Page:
Especially preferred anti-obesity agents comprise those compounds selected from the group consisting of sibutramine, fenfluramine, dexfenfluramine, bromocriptine, phentermine, ephedrine, leptin, phenylpropanolamine pseudoephedrine, {4-[2-(2-[6-aminopyridin-3-yl]-2(R)-hydroxyethylamino)ethoxy]phenyl}acetic acid, {4-[2-(2-[6-aminopyridin-3-yl]-2(R)-hydroxyethylamino)ethoxy]phenyl}benzoic acid, {4-[2-(2-[6-aminopyridin-3-yl]-2(R)-hydroxyethylamino)ethoxy]phenyl}propionic acid, and {4-[2-(2-[6-aminopyridin-3-yl]-2(R)-hydroxyethylamino)ethoxy]phenoxy}acetic acid.

Similarly, compounds that can be used to treat sexual dysfunction, and particularly erectile dysfunction, such as Viagra® can also be used in combination with the compounds identified by the present invention.

In another aspect, the compounds identified by the present invention can be administered in combination with other compounds that are known to treat hypertension. Examples of classes of compounds that can be used to treat hypertension include calcium blockers, ACE inhibitors, diuretics, angiotensin receptor blockers, β-blockers, and α-adrenergic blockers. In addition, combinations of compounds in the above-recited classes have been used to treat hypertension. Some examples of specific compounds that can be used in combination with compounds identified by the present invention include quinapril; amlodipine, including the besylate salt; nifedipine; doxazosin, including the mesylate salt; and prazosin, including the hydrochloride salt.

In one aspect, the present invention concerns the treatment of diabetes, including impaired glucose tolerance, insulin resistance, insulin dependent diabetes mellitus (Type I) and non-insulin dependent diabetes mellitus (NIDDM or Type II). Also intended to be encompassed in the treatment of diabetes are the diabetic complications, such as neuropathy, nephropathy, retinopathy or cataracts.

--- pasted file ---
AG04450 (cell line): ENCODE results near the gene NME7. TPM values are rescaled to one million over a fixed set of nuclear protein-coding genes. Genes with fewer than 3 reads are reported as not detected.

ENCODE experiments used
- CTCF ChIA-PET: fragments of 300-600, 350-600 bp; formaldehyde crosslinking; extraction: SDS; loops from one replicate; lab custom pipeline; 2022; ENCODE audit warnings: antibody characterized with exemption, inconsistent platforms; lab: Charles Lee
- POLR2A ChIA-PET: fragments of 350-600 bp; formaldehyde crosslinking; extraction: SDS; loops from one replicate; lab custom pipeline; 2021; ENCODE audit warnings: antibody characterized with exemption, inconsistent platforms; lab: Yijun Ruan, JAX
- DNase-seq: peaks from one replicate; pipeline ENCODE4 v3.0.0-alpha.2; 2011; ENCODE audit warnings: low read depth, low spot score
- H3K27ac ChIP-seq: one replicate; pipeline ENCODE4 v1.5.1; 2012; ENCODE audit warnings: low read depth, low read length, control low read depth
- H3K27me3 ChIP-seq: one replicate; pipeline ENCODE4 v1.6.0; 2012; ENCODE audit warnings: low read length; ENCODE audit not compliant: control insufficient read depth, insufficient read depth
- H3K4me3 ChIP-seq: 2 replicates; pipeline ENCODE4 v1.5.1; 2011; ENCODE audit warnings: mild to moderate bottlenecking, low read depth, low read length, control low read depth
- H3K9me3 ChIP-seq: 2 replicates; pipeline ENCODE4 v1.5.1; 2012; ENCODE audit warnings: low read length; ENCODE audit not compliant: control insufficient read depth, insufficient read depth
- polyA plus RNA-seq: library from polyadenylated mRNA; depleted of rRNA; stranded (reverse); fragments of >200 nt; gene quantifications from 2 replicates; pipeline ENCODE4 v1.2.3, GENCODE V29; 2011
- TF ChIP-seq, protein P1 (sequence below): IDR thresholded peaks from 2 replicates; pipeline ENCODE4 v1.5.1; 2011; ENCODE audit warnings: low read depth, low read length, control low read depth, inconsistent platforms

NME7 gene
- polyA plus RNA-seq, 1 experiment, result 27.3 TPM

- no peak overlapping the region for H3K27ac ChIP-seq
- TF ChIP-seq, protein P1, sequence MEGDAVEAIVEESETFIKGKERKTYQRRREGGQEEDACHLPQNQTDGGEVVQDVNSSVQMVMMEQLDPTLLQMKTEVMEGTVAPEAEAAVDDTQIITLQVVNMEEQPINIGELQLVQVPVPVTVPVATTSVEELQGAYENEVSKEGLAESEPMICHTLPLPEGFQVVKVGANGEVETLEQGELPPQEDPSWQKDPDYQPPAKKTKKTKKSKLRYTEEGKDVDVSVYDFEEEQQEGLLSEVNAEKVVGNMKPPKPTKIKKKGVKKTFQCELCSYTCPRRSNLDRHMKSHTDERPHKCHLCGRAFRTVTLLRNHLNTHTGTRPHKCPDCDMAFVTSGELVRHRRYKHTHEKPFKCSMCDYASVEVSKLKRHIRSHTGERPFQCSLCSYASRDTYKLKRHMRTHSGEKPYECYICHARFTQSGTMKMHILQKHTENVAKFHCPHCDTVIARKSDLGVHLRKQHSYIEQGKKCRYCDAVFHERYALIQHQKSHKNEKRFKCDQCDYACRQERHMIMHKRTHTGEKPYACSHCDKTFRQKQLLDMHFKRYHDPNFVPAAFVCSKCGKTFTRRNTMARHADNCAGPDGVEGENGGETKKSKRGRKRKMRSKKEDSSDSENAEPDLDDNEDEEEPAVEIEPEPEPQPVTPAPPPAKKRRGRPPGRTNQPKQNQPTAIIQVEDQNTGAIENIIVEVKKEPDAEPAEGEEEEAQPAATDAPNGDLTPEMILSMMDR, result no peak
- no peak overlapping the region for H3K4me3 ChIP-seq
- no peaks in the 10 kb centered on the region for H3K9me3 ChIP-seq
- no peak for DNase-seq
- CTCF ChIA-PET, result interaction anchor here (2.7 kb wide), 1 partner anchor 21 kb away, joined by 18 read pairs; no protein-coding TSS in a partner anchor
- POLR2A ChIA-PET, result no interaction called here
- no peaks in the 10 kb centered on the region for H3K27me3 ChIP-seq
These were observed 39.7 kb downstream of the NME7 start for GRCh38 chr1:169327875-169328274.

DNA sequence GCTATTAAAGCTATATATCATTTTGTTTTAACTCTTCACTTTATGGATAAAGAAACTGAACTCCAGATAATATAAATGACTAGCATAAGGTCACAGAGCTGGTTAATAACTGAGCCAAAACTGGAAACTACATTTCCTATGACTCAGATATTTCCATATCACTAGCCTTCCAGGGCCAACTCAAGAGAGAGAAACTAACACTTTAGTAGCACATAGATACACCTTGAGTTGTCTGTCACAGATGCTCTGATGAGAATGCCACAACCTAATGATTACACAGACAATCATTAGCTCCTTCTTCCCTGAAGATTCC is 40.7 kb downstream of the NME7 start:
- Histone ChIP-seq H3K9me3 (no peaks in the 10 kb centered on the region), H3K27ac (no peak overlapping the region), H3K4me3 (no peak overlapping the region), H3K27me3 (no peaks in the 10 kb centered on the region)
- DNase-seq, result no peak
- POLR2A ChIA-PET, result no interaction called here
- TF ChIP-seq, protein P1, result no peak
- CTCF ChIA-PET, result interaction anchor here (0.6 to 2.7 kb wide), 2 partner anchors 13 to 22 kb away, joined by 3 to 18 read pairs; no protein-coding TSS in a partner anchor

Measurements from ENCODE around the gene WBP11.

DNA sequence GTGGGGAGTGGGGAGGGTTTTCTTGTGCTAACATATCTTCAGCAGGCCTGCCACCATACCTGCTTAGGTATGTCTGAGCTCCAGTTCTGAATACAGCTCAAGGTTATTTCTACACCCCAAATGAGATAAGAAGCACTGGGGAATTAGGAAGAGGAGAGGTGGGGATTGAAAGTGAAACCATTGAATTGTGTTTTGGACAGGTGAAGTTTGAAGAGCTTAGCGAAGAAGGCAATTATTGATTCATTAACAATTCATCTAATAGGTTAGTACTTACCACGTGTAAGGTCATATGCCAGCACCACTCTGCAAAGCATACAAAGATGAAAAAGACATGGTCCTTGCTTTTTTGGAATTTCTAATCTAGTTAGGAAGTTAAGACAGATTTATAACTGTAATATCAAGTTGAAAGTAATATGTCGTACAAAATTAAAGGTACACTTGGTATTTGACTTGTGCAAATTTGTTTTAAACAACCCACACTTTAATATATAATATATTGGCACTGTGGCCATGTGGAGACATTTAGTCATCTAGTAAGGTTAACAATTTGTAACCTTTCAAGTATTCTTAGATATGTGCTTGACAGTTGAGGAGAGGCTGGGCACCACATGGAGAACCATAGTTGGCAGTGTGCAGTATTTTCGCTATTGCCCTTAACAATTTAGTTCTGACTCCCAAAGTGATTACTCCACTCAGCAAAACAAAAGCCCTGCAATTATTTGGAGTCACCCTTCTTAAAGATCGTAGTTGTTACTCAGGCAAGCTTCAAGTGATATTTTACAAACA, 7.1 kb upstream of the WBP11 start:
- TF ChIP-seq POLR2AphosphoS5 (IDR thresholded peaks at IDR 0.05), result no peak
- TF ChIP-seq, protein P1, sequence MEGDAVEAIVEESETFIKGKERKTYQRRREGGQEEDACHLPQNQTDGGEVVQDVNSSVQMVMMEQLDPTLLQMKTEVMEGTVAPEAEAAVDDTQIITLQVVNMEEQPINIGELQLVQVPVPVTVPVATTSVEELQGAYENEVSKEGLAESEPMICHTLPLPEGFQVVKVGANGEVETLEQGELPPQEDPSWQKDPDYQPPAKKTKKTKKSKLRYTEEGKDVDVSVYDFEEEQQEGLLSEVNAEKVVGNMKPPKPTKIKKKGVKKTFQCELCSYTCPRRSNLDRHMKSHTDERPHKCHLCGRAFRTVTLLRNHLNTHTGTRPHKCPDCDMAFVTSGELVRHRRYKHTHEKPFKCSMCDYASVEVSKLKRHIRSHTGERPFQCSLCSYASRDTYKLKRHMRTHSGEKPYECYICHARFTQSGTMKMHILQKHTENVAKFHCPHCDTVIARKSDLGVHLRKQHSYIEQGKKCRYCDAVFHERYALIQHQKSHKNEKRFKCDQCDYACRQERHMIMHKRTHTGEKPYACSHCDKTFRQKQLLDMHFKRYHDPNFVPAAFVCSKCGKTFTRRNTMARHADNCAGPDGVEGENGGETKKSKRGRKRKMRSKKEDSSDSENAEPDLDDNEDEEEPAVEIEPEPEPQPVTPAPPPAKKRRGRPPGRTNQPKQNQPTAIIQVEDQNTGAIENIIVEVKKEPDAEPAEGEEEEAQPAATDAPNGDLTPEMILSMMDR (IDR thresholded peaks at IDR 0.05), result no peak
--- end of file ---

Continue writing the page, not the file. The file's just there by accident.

Diabetes can be treated by administering to a patient having diabetes (Type I or Type II), insulin resistance, impaired glucose tolerance, or any of the diabetic complications such as neuropathy, nephropathy, retinopathy or cataracts, a therapeutically effective amount of a compound identified by the present invention. It is also contemplated that diabetes be treated by administering a compound identified by the present invention along with another agent or agents that can be used to treat diabetes.

Representative agents that can be used to treat diabetes include but are not limited to insulin and insulin analogs (e.g. LysPro insulin); GLP-1 (7-37) (insulinotropin) and GLP-1 (7-36)—NH2; sulfonylureas and analogs: chlorpropamide, glibenclamide, tolbutamide, tolazamide, acetohexamide, glypizide, glimepiride, repaglinide, meglitinide; biguamides: metformin, phenformin, buformin; α2-antagonists and imidazolines: midaglizole, isaglidole, deriglidole, idazoxan, efaroxan, fluparoxan; other insulin secretagogues: linogliride, A-4166; glitazones: ciglitazone, pioglitazone, englitazone, troglitazone, darglitazone, BRL49653; fatty acid oxidation inhibitors: clomoxir, etomoxir; α-glucosidase inhibitors: acarbose, miglitol, emiglitate, voglibose, MDL-25,637, camiglibose, MDL-73,945; β-agonists: BRL 35135, BRL 37344, Ro 16-8714, ICI D7114, CL 316,243; phosphodiesterase inhibitors: L-386,398; lipid-lowering agents: benfluorex; antiobesity agents: fenfluramine and orlistat; vanadate and vanadium complexes (e.g. Naglivan®) and peroxovanadium complexes; amylin antagonists; glucagon antagonists; gluconeogenesis inhibitors; somatostatin analogs; antilipolytic agents: nicotinic acid, acipimox, WAG 994; and glycogen phosphorylase inhibitors, such as those disclosed in WO 96/39385 and WO 96/39384. Also contemplated in combination with compounds of the present invention are pramlintide acetate (Symlin™) and nateglinide. Any agent or combination of agents can be administered as described above.